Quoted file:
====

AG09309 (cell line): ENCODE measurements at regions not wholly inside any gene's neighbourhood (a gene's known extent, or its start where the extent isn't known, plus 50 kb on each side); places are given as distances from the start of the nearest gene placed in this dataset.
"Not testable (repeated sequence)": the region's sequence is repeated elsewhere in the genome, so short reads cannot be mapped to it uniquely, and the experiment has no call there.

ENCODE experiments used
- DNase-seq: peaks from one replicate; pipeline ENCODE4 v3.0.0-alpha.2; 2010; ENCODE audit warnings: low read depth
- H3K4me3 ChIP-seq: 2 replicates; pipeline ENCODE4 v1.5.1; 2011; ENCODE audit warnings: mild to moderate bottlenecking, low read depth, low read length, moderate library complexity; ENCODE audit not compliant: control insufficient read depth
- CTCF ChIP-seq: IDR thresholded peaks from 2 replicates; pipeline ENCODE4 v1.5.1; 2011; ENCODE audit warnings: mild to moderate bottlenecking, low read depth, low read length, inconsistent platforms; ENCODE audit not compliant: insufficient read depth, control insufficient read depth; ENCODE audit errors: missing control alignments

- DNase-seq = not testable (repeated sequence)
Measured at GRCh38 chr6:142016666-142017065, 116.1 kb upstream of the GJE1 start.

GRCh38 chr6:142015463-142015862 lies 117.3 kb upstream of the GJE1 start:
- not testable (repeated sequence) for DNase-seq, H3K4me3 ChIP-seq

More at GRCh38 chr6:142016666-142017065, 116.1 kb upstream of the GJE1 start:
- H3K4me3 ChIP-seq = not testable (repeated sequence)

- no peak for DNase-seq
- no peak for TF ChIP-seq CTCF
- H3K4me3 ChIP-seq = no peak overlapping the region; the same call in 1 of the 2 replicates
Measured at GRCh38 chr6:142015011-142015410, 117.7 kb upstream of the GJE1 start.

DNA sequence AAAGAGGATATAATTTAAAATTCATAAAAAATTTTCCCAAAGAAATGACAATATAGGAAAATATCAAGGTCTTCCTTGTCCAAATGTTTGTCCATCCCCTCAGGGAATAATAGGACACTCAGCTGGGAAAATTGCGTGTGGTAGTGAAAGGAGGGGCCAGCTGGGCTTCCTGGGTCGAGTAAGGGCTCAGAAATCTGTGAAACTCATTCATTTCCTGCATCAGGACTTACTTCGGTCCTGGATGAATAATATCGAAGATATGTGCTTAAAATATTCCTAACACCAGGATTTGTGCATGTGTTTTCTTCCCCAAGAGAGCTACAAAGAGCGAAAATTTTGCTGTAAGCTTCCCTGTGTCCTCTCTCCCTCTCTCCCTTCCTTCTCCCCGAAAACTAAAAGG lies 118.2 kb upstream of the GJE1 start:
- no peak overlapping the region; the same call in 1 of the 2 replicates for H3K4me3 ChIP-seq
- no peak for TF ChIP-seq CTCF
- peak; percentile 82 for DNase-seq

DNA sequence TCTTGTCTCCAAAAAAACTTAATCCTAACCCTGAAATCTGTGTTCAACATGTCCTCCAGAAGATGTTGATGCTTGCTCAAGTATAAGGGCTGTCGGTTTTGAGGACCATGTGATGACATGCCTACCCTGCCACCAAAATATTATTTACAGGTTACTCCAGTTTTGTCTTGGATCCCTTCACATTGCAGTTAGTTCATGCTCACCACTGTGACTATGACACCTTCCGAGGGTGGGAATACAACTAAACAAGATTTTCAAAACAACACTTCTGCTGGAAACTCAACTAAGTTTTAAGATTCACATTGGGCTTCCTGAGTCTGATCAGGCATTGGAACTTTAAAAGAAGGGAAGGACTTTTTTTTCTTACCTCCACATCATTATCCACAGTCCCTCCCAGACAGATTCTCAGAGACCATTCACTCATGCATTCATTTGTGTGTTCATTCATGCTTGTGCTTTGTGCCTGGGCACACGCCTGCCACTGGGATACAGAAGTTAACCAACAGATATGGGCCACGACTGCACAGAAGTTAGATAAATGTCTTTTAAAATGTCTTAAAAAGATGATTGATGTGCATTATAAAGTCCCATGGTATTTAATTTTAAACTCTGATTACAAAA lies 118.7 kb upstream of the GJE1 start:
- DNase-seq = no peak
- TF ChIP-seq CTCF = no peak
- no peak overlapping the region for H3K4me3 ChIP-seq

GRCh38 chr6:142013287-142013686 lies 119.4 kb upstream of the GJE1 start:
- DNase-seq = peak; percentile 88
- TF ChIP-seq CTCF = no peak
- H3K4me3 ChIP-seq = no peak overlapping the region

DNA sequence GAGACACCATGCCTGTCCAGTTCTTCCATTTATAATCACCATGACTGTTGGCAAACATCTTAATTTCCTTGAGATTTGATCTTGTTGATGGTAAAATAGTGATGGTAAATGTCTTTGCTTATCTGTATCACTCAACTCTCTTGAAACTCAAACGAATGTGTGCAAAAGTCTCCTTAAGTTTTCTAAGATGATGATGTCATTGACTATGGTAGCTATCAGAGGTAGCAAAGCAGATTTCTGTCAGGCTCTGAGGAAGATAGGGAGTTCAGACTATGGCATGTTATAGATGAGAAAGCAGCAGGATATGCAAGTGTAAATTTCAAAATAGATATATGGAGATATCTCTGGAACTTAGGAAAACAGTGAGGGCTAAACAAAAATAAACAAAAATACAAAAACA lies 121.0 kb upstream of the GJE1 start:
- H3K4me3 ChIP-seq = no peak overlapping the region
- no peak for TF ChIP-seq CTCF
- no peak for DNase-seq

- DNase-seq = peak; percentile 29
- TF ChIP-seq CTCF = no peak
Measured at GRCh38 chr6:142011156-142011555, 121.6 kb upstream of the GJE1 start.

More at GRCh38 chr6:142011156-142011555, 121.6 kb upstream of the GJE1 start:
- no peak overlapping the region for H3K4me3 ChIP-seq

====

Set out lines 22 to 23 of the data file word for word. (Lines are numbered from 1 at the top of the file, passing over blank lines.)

- DNase-seq = no peak
- TF ChIP-seq CTCF = no peak